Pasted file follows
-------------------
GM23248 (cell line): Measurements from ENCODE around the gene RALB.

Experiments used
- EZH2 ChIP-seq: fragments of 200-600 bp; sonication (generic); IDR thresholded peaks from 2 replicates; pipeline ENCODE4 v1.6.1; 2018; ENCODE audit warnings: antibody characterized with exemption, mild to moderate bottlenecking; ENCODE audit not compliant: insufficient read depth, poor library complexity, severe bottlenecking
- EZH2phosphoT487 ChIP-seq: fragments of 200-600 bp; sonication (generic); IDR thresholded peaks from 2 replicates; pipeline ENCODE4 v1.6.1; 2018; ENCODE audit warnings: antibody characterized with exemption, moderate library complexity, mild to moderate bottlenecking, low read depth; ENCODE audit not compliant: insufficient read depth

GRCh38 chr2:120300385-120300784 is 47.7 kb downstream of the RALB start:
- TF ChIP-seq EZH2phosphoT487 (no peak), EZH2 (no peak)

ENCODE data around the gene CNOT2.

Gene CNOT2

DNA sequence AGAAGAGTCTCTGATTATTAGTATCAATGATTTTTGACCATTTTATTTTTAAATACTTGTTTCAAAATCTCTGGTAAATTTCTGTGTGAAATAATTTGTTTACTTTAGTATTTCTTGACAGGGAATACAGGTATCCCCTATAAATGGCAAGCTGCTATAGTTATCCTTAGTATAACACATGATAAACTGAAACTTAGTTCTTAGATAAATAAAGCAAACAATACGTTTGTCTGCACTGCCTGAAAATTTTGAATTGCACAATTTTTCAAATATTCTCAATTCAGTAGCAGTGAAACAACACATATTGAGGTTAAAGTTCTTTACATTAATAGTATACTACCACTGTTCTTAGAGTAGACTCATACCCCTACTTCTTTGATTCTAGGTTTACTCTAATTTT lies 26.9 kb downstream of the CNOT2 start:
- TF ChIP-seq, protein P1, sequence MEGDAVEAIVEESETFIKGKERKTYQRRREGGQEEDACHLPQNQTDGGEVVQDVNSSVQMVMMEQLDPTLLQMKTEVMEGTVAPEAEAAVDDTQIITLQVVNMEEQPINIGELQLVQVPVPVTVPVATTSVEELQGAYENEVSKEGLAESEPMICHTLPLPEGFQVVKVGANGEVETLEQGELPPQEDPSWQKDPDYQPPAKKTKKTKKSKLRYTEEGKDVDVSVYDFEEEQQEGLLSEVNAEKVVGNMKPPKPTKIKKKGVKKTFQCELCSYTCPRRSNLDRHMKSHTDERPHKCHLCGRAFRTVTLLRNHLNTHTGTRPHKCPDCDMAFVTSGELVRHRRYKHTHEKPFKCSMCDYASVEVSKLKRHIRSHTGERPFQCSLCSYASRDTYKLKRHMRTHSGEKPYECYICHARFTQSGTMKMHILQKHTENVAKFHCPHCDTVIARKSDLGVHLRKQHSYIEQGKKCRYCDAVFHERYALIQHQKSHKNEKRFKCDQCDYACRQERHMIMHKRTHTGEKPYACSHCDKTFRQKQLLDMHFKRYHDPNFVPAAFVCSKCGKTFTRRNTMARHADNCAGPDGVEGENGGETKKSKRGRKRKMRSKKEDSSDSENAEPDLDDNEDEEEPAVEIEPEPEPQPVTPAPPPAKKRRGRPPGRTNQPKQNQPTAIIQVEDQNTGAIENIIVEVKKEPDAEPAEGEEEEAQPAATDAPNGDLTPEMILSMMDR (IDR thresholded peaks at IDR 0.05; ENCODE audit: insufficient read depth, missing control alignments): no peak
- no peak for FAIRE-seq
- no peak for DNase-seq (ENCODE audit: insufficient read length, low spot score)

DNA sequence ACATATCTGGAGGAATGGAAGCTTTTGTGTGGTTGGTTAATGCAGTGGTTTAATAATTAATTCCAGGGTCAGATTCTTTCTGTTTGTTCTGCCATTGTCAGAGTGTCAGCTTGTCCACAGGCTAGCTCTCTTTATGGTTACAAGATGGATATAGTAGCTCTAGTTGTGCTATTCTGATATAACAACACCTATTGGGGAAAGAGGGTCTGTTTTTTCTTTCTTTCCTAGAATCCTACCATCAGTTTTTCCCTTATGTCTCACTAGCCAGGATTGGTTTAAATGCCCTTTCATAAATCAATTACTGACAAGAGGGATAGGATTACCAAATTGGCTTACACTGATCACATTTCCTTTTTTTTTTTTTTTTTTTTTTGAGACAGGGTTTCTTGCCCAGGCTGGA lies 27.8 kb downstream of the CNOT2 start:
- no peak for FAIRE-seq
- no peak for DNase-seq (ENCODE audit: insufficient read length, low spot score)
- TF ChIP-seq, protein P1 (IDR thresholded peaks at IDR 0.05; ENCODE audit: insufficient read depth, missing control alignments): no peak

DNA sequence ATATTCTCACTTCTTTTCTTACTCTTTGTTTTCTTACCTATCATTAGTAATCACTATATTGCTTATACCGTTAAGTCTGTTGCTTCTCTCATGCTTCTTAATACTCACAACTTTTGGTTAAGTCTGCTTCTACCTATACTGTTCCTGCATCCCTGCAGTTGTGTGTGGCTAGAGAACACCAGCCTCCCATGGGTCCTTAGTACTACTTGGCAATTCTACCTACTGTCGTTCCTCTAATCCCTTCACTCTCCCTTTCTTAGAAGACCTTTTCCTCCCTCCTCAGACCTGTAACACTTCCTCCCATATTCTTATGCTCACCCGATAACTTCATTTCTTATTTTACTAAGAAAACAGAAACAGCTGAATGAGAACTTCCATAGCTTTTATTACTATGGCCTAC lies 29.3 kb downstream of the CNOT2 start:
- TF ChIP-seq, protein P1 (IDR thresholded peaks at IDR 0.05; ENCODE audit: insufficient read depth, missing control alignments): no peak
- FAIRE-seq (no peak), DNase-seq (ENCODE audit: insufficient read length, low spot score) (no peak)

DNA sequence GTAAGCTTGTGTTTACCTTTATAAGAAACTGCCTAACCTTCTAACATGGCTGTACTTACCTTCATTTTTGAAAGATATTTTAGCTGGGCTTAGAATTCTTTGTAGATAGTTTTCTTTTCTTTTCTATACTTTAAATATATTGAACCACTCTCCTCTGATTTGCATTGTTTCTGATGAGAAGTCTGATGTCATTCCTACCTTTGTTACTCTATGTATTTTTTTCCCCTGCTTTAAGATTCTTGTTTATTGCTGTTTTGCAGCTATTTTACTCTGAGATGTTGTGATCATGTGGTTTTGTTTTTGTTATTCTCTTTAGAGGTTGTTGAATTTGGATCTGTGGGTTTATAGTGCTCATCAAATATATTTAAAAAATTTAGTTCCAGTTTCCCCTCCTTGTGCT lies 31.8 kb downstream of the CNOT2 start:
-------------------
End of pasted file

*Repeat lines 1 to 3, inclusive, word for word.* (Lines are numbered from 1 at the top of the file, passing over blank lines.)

GM23248 (cell line): Measurements from ENCODE around the gene RALB.

Experiments used
- EZH2 ChIP-seq: fragments of 200-600 bp; sonication (generic); IDR thresholded peaks from 2 replicates; pipeline ENCODE4 v1.6.1; 2018; ENCODE audit warnings: antibody characterized with exemption, mild to moderate bottlenecking; ENCODE audit not compliant: insufficient read depth, poor library complexity, severe bottlenecking